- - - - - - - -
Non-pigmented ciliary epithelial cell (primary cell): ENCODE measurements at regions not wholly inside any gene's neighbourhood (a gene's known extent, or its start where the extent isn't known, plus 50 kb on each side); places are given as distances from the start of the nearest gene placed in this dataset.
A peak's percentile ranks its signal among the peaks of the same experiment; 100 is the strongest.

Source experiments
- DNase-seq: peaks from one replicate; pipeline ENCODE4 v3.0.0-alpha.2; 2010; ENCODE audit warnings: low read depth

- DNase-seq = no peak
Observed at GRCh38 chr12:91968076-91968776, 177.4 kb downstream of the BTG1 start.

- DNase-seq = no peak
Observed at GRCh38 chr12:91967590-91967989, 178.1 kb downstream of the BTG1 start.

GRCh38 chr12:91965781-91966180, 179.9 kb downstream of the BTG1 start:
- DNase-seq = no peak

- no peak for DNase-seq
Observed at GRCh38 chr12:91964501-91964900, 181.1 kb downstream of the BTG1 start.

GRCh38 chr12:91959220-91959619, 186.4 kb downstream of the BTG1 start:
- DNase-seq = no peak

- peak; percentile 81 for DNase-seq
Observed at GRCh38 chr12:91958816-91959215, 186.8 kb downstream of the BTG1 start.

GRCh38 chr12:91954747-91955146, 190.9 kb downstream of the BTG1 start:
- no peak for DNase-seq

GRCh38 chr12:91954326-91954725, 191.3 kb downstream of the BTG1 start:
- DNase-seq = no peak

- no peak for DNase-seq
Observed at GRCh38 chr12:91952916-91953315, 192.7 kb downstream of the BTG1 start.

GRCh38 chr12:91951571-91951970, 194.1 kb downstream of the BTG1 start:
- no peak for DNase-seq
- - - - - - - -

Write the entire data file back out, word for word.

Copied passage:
Non-pigmented ciliary epithelial cell (primary cell): ENCODE measurements at regions not wholly inside any gene's neighbourhood (a gene's known extent, or its start where the extent isn't known, plus 50 kb on each side); places are given as distances from the start of the nearest gene placed in this dataset.
A peak's percentile ranks its signal among the peaks of the same experiment; 100 is the strongest.

Source experiments
- DNase-seq: peaks from one replicate; pipeline ENCODE4 v3.0.0-alpha.2; 2010; ENCODE audit warnings: low read depth

- DNase-seq = no peak
Observed at GRCh38 chr12:91968076-91968776, 177.4 kb downstream of the BTG1 start.

- DNase-seq = no peak
Observed at GRCh38 chr12:91967590-91967989, 178.1 kb downstream of the BTG1 start.

GRCh38 chr12:91965781-91966180, 179.9 kb downstream of the BTG1 start:
- DNase-seq = no peak

- no peak for DNase-seq
Observed at GRCh38 chr12:91964501-91964900, 181.1 kb downstream of the BTG1 start.

GRCh38 chr12:91959220-91959619, 186.4 kb downstream of the BTG1 start:
- DNase-seq = no peak

- peak; percentile 81 for DNase-seq
Observed at GRCh38 chr12:91958816-91959215, 186.8 kb downstream of the BTG1 start.

GRCh38 chr12:91954747-91955146, 190.9 kb downstream of the BTG1 start:
- no peak for DNase-seq

GRCh38 chr12:91954326-91954725, 191.3 kb downstream of the BTG1 start:
- DNase-seq = no peak

- no peak for DNase-seq
Observed at GRCh38 chr12:91952916-91953315, 192.7 kb downstream of the BTG1 start.

GRCh38 chr12:91951571-91951970, 194.1 kb downstream of the BTG1 start:
- no peak for DNase-seq